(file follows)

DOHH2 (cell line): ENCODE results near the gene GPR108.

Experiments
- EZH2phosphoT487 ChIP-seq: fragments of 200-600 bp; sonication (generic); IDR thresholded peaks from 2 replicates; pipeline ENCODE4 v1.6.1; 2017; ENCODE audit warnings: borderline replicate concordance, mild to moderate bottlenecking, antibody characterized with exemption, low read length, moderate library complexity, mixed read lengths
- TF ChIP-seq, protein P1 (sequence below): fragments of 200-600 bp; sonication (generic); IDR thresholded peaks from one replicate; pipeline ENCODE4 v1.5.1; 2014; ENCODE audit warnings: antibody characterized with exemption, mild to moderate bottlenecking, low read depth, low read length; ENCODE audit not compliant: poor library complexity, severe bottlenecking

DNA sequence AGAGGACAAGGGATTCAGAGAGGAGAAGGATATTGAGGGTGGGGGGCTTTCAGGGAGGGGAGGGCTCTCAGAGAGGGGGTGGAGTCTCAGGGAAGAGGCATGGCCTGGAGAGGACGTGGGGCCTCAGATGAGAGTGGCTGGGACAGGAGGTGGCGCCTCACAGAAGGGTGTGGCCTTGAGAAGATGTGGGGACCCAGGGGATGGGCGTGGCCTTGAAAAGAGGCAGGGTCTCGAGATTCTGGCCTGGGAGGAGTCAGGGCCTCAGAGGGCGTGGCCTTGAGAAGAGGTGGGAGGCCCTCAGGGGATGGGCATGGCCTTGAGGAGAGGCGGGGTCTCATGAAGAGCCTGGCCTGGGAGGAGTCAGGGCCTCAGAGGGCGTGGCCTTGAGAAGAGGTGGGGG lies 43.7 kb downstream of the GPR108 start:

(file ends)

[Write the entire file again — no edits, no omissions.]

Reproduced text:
DOHH2 (cell line): ENCODE results near the gene GPR108.

Experiments
- EZH2phosphoT487 ChIP-seq: fragments of 200-600 bp; sonication (generic); IDR thresholded peaks from 2 replicates; pipeline ENCODE4 v1.6.1; 2017; ENCODE audit warnings: borderline replicate concordance, mild to moderate bottlenecking, antibody characterized with exemption, low read length, moderate library complexity, mixed read lengths
- TF ChIP-seq, protein P1 (sequence below): fragments of 200-600 bp; sonication (generic); IDR thresholded peaks from one replicate; pipeline ENCODE4 v1.5.1; 2014; ENCODE audit warnings: antibody characterized with exemption, mild to moderate bottlenecking, low read depth, low read length; ENCODE audit not compliant: poor library complexity, severe bottlenecking

DNA sequence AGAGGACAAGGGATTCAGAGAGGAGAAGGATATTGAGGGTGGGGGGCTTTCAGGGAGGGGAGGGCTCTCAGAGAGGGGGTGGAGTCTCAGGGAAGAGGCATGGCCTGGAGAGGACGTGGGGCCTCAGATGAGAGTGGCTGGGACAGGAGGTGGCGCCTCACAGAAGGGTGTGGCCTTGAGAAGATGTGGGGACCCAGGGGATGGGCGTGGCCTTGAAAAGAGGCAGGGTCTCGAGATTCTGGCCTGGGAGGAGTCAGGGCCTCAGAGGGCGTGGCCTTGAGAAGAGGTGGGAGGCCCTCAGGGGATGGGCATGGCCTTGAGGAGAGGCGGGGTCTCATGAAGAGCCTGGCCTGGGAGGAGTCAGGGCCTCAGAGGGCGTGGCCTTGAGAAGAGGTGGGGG lies 43.7 kb downstream of the GPR108 start: